Humility and Lent

One of the great Roman traditions is the Station Church Masses each day during Lent. Coming out of the traditional Mass calendar, those of the North American College, the priests of the Casa Santa Maria and the priest faculty and seminarians on the Gianicolo go each day to a different Roman church as a pilgrimage early in the morning for Mass at 7 a.m. Each day, many other English speakers in the city who make this a major part of their Lenten experience join us at the Station Churches.

One of the more famous Roman stories involves an American priest from the Casa Santa Maria who was asked on Ash Wednesday to assist with the imposition of ashes in a Roman parish. Gladly, he accepted and asked the pastor what he should say as the formula as he performed this liturgical action. (Remember, in Rome, they generally only sprinkle the ashes on the top of your head rather than place them as a cross on your forehead.)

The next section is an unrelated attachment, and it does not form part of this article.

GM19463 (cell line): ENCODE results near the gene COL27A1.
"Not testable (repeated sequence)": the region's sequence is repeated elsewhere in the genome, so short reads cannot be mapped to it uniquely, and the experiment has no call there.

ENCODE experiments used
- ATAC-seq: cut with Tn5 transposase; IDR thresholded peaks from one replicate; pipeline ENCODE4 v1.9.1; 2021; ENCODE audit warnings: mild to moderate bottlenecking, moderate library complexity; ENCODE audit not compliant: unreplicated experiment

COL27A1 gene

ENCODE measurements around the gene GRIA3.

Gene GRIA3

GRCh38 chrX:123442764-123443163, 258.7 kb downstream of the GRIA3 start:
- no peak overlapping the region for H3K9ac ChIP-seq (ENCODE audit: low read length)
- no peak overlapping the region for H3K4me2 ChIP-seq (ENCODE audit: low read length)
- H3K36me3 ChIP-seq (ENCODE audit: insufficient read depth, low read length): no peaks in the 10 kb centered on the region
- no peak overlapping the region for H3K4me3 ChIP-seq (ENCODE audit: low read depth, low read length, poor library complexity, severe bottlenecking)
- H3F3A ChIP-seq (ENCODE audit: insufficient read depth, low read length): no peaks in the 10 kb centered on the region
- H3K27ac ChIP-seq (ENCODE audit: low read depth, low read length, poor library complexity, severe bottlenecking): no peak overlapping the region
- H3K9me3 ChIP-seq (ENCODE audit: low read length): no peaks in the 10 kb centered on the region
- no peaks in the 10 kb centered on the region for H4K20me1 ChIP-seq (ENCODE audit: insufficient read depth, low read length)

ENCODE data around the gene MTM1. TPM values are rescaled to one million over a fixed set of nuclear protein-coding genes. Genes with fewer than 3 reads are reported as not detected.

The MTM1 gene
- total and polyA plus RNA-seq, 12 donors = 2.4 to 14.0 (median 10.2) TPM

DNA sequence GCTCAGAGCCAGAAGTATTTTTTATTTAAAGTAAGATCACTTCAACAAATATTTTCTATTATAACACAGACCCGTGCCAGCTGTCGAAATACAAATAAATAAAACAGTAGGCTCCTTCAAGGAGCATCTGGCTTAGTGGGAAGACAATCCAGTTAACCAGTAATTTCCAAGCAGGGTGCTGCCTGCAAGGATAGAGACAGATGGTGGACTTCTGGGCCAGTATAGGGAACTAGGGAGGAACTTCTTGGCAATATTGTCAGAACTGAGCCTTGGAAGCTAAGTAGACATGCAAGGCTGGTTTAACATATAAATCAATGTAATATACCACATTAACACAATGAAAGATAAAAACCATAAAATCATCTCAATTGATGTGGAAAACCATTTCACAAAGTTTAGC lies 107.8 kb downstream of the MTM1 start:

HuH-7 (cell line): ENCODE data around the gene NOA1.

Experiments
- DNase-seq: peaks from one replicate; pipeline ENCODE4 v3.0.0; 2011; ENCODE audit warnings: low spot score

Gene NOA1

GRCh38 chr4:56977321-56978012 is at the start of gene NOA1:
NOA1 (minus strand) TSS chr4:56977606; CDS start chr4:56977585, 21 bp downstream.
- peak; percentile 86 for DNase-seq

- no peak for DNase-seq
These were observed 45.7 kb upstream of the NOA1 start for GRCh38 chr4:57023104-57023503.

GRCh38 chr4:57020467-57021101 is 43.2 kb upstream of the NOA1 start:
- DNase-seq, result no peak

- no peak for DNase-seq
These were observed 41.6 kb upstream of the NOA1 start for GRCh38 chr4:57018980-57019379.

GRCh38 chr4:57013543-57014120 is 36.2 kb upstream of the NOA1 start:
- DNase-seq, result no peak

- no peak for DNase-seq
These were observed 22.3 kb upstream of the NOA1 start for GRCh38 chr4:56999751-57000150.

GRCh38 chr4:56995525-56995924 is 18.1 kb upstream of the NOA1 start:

The Pastor told the American, “Remember to say: Convertitevi e credete al Vangelo,” which means “Repent and believe in the Gospel.” However, when the student priest began to distribute ashes in the parish, the reaction he elicited was only a broad smile and stifled laughter. Instead of the proper pronunciation in Italian, he said- “Convertitevi e credete in vongole,” which means more or less, “Repent and believe in the clam.”

Humility is the virtue that all of us need to cultivate in the season of Lent. We all make mistakes and none of us are perfect. We had all better learn humility, or reality will come along and make us humble.

We need to follow the example of the Lord who humbled Himself to share in our humanity so much so he opened his arms on the cross and died. We need to be humble, so that the Lord can be exalted and in our weakness, we can be exalted with him.